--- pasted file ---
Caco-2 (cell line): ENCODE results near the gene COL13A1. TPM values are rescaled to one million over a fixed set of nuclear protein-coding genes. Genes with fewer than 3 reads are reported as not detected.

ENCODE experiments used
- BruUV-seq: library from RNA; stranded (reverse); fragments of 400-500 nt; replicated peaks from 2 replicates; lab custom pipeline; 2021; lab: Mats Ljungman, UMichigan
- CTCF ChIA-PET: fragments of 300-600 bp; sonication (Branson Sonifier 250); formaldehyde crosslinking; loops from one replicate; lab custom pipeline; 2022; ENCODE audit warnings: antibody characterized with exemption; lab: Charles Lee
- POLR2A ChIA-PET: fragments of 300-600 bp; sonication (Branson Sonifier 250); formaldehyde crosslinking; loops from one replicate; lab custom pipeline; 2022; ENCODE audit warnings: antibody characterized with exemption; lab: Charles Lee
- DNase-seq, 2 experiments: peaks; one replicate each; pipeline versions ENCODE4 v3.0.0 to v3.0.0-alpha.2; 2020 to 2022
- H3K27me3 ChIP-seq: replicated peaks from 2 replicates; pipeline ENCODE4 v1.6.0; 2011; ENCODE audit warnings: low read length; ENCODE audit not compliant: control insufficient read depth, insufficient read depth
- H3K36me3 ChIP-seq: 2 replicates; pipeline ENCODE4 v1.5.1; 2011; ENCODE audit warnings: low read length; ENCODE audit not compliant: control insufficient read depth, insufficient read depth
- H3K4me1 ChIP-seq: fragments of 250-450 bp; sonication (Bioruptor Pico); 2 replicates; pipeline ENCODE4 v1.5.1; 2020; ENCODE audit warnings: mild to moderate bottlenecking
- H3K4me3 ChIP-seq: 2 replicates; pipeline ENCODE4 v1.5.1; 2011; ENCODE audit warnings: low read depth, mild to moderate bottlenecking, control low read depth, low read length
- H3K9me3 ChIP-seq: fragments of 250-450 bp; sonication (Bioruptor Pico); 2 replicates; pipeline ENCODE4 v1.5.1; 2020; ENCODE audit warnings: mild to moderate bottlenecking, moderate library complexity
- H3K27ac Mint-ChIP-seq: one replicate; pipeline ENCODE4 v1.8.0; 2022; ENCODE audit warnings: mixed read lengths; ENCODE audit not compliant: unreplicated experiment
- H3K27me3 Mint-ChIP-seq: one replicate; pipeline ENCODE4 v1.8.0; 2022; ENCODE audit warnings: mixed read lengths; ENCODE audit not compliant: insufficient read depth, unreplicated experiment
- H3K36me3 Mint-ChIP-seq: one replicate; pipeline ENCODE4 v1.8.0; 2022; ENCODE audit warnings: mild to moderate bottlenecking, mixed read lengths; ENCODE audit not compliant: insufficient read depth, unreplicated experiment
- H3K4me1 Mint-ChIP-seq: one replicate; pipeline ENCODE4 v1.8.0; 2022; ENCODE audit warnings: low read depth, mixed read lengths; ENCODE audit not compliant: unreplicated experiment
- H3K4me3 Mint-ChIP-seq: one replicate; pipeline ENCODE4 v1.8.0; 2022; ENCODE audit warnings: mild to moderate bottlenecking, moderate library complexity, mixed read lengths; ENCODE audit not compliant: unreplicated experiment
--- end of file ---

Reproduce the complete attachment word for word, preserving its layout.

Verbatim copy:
Caco-2 (cell line): ENCODE results near the gene COL13A1. TPM values are rescaled to one million over a fixed set of nuclear protein-coding genes. Genes with fewer than 3 reads are reported as not detected.

ENCODE experiments used
- BruUV-seq: library from RNA; stranded (reverse); fragments of 400-500 nt; replicated peaks from 2 replicates; lab custom pipeline; 2021; lab: Mats Ljungman, UMichigan
- CTCF ChIA-PET: fragments of 300-600 bp; sonication (Branson Sonifier 250); formaldehyde crosslinking; loops from one replicate; lab custom pipeline; 2022; ENCODE audit warnings: antibody characterized with exemption; lab: Charles Lee
- POLR2A ChIA-PET: fragments of 300-600 bp; sonication (Branson Sonifier 250); formaldehyde crosslinking; loops from one replicate; lab custom pipeline; 2022; ENCODE audit warnings: antibody characterized with exemption; lab: Charles Lee
- DNase-seq, 2 experiments: peaks; one replicate each; pipeline versions ENCODE4 v3.0.0 to v3.0.0-alpha.2; 2020 to 2022
- H3K27me3 ChIP-seq: replicated peaks from 2 replicates; pipeline ENCODE4 v1.6.0; 2011; ENCODE audit warnings: low read length; ENCODE audit not compliant: control insufficient read depth, insufficient read depth
- H3K36me3 ChIP-seq: 2 replicates; pipeline ENCODE4 v1.5.1; 2011; ENCODE audit warnings: low read length; ENCODE audit not compliant: control insufficient read depth, insufficient read depth
- H3K4me1 ChIP-seq: fragments of 250-450 bp; sonication (Bioruptor Pico); 2 replicates; pipeline ENCODE4 v1.5.1; 2020; ENCODE audit warnings: mild to moderate bottlenecking
- H3K4me3 ChIP-seq: 2 replicates; pipeline ENCODE4 v1.5.1; 2011; ENCODE audit warnings: low read depth, mild to moderate bottlenecking, control low read depth, low read length
- H3K9me3 ChIP-seq: fragments of 250-450 bp; sonication (Bioruptor Pico); 2 replicates; pipeline ENCODE4 v1.5.1; 2020; ENCODE audit warnings: mild to moderate bottlenecking, moderate library complexity
- H3K27ac Mint-ChIP-seq: one replicate; pipeline ENCODE4 v1.8.0; 2022; ENCODE audit warnings: mixed read lengths; ENCODE audit not compliant: unreplicated experiment
- H3K27me3 Mint-ChIP-seq: one replicate; pipeline ENCODE4 v1.8.0; 2022; ENCODE audit warnings: mixed read lengths; ENCODE audit not compliant: insufficient read depth, unreplicated experiment
- H3K36me3 Mint-ChIP-seq: one replicate; pipeline ENCODE4 v1.8.0; 2022; ENCODE audit warnings: mild to moderate bottlenecking, mixed read lengths; ENCODE audit not compliant: insufficient read depth, unreplicated experiment
- H3K4me1 Mint-ChIP-seq: one replicate; pipeline ENCODE4 v1.8.0; 2022; ENCODE audit warnings: low read depth, mixed read lengths; ENCODE audit not compliant: unreplicated experiment
- H3K4me3 Mint-ChIP-seq: one replicate; pipeline ENCODE4 v1.8.0; 2022; ENCODE audit warnings: mild to moderate bottlenecking, moderate library complexity, mixed read lengths; ENCODE audit not compliant: unreplicated experiment